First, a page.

#2:  Fat Amy from "Pitch Perfect," when she's mermaid dancing.

#1:  Sea Wees.  Fortysomething female friends, please tell me that you remember these toys, initially released in 1979.  BECAUSE THEY WERE ALL KINDS OF AWESOME. 

Clockwise from the top:  Sandy (blonde), Coral (redhead) and Shelly (brunette).  (What was it about the Sixties and Seventies that you always had to have the hair color trifecta?  Like the sisters on "Petticoat Junction"?)  Initially, they just sold you a mermaid, a sponge and a comb:
Then some marketing genius pointed out (entirely correctly) that the only thing girls like more than a doll with comb-able hair is a doll with comb-able hair PACKAGED WITH A BABY:

And then, at some point, they started to release progressively glittery versions - very space mermaid-ish, actually.  They were Celine before Celine was Celine.

And that's all I have to say about mermaids.  Which is surprisingly more than I ever thought I would say in written format.

Carry on, and enjoy your day.

Don't Quote Me

Movie lines are a MOM's* (*Mother of Males') best friend.  I use them all of the time.

Okay, truth be told:  I overuse them.  BUT THEY GET THE JOB DONE.

When the boys dilly-dally en route to the dinner table:

"Tina, you fat lard.  Come get some dinner.  TINA!  EAT THE FOOD!"

[This would not be at all funny if either one of my children was remotely fat, and/or named Tina.  But Big Kid is tall and lanky, and Little Kid looks like the "after" in a P90x commercial.  Are 10 year-olds supposed to have six-packs and obliques?  Because mine does.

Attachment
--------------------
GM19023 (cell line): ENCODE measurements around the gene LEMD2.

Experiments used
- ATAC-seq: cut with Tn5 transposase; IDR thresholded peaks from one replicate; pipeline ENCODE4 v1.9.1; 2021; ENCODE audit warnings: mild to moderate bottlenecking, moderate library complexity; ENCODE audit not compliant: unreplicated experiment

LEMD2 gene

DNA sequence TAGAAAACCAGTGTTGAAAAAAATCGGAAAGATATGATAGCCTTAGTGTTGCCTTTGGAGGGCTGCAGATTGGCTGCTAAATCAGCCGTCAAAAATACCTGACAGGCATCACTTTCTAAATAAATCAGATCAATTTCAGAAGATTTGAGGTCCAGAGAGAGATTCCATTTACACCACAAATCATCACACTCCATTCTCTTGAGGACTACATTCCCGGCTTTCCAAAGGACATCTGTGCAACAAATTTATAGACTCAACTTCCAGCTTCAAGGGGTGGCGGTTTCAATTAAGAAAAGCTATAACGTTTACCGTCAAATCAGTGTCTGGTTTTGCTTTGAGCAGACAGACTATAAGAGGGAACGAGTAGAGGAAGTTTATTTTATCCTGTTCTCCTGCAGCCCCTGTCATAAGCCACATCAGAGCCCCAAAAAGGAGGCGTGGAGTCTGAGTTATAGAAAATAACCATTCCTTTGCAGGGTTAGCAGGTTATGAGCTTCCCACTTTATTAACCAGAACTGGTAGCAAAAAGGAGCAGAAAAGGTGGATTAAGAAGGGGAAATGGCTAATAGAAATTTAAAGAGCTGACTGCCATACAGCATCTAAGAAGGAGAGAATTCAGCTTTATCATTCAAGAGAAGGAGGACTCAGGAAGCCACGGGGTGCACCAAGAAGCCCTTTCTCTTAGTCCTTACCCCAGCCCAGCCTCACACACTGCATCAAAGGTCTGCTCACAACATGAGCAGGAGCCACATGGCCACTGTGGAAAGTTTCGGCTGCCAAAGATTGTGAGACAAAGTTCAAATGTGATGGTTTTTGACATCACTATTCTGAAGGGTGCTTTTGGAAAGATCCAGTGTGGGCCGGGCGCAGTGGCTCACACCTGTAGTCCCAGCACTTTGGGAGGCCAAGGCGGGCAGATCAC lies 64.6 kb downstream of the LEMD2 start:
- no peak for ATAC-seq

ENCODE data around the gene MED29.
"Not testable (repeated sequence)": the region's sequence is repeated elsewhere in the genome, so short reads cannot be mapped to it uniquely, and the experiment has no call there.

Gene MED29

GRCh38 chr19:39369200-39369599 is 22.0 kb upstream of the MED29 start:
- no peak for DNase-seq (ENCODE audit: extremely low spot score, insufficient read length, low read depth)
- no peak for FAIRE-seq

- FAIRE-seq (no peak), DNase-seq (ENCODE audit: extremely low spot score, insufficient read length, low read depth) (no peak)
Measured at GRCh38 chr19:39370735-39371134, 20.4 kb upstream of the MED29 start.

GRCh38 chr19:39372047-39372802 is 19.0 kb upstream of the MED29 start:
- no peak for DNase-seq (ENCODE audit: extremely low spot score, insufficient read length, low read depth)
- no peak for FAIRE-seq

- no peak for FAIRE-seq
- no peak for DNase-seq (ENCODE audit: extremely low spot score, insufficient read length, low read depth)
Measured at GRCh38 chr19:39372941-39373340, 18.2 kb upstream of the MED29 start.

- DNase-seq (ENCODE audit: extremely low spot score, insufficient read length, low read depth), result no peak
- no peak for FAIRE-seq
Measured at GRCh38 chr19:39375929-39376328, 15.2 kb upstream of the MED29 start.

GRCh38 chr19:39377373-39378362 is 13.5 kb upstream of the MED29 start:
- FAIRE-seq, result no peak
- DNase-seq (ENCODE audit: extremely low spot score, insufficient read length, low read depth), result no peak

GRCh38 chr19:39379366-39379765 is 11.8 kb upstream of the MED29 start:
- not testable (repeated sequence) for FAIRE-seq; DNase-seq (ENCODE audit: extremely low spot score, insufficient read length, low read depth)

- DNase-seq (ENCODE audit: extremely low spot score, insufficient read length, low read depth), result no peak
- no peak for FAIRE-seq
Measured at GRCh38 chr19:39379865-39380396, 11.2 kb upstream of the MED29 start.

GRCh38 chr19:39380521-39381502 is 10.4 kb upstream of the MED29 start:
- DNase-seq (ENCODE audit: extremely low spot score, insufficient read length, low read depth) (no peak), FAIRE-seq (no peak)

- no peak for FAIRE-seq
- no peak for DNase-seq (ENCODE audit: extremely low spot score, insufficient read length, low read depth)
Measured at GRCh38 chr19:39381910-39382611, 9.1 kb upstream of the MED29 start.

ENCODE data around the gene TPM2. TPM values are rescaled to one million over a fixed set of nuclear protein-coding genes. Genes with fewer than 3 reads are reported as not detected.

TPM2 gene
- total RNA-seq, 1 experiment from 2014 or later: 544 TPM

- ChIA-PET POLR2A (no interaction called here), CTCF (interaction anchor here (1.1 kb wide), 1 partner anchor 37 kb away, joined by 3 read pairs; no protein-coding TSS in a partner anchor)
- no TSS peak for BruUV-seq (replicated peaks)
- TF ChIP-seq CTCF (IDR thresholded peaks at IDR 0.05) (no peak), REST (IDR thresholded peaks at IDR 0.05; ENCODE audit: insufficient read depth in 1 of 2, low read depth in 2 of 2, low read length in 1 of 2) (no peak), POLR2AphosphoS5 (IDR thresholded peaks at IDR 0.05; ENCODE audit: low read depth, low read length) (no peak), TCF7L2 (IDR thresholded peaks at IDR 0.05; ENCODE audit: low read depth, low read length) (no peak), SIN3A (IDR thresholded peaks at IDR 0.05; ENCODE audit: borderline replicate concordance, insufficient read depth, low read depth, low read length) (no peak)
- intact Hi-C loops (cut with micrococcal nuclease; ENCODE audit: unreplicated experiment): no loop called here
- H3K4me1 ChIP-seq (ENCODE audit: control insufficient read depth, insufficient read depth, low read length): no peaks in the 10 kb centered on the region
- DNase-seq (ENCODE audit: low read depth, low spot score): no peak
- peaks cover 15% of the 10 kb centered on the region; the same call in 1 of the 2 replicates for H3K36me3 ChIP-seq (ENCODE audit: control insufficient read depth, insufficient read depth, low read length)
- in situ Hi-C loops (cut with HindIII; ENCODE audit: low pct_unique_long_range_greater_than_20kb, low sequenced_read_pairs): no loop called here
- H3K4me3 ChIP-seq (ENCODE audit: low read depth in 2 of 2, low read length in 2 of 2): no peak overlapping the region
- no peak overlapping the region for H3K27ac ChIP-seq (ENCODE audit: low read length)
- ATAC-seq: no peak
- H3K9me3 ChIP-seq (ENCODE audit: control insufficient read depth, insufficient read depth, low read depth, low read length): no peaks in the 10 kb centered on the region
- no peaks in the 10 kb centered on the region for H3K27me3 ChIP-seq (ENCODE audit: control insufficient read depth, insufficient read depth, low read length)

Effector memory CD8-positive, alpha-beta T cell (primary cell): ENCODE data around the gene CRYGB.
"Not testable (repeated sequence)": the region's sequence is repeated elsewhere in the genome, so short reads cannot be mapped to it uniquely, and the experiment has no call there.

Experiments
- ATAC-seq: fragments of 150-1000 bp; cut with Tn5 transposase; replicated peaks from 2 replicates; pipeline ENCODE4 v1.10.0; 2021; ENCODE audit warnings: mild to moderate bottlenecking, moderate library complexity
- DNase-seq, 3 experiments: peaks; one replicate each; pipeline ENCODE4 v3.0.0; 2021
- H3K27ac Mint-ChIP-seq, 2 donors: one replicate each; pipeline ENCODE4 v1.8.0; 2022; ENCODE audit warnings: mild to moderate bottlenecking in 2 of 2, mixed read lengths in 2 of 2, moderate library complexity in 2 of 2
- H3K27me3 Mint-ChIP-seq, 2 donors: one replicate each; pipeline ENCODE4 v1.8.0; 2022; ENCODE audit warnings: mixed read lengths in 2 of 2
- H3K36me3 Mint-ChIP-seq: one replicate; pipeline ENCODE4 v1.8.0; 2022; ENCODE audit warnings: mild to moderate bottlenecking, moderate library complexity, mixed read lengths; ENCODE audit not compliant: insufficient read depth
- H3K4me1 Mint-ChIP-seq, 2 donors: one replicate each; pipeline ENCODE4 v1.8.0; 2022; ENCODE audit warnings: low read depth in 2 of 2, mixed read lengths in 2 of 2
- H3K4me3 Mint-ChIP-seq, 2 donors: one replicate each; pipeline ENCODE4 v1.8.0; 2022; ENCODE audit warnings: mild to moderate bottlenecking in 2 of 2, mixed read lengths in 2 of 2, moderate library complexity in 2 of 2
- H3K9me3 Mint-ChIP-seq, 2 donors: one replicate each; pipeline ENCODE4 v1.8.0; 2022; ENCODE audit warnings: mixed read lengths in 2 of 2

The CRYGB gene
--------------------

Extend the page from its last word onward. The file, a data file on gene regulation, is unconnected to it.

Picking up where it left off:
And, yes, what you are looking at above is a Napoleon and Tina BOXED ACTION FIGURE SET that, sadly, is out of production.]

When they pick at their food and then ask me to make them a "fourth meal" hours later:

"Knock it off, Napoleon!  Make yourself a dang quesadilla."

When they try to convince me that I should allow them to do something stupid:

"I sometimes have a feeling I can do crystal meth, but then I think, 'Mmm, better not.'"

When they fail to listen to me and proceed to take steps towards, indeed, doing something stupid:

"Don't put metal in that science oven, Rosalyn."

When they, indeed, do something stupid:

"You're killing me, Smalls."

When that something stupid causes me to take my attention away from a project at work:



Tuesday, April 21, 2015

Pop Culture Minute: Gorbachev, Pele, Shields and Cameron-Bure, Table for Four

For some inexplicable reason, this photo ran in the campus newspaper when I was in undergrad, and I cut it out, because I was fairly sure that Mikhail Gorbachev, Pele and Brooke Shields appearing in the same place together was a sign of an imminent apocalypse.  It has been my "WTF" benchmark ever since.

[Props to the Internet for serving up this image immediately upon my request.  All it took was a Google search of "Gorbachev Pele Shields" and, BOOM, there it was.]